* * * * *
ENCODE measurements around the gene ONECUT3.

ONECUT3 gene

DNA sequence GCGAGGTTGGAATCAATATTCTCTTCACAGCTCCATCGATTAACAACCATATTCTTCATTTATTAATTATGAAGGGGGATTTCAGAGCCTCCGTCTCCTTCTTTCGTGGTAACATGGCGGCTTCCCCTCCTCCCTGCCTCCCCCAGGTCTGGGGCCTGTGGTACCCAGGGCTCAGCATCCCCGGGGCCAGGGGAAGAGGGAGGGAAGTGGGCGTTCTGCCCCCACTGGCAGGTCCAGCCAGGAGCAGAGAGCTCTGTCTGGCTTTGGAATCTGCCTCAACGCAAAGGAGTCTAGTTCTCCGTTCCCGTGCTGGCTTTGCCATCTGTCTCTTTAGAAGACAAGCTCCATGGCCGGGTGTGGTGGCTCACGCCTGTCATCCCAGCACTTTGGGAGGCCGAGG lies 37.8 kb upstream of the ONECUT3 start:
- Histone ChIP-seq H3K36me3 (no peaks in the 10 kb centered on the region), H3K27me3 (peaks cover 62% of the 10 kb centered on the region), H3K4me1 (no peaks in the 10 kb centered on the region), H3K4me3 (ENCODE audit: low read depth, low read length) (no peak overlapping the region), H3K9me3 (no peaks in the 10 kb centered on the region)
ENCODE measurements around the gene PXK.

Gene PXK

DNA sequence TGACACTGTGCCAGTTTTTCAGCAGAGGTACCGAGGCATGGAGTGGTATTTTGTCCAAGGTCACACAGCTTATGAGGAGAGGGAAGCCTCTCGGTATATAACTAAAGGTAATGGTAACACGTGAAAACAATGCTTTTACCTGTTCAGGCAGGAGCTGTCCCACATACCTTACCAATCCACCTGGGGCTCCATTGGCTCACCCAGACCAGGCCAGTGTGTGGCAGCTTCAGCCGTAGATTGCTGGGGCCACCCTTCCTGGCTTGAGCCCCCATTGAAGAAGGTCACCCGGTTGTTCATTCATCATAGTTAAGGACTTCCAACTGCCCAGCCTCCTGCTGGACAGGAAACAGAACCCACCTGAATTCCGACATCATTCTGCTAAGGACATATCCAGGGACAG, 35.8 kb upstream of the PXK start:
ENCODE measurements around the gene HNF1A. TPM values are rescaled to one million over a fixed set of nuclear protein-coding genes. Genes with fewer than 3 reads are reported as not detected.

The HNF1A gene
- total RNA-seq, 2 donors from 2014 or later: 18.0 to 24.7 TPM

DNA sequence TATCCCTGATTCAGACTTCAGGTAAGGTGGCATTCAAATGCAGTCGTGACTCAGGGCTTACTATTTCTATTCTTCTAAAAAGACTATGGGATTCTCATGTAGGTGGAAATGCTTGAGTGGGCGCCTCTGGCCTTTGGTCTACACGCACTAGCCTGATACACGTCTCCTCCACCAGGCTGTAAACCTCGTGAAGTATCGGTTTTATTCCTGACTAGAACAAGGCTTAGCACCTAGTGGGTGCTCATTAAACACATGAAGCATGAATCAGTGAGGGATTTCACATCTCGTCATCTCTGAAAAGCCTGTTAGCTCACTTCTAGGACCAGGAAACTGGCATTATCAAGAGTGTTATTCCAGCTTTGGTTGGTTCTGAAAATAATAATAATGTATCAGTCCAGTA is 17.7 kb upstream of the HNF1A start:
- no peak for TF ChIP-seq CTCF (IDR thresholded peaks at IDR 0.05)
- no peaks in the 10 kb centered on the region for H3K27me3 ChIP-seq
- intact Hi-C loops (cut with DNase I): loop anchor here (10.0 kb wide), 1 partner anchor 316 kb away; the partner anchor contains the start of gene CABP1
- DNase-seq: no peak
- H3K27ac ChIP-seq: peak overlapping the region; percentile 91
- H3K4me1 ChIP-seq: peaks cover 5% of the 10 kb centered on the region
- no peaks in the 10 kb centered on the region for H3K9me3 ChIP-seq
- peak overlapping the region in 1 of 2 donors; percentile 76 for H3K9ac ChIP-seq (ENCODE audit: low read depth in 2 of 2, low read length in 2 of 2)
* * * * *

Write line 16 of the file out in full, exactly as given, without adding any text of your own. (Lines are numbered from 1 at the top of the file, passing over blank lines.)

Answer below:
- H3K27ac ChIP-seq: peak overlapping the region; percentile 91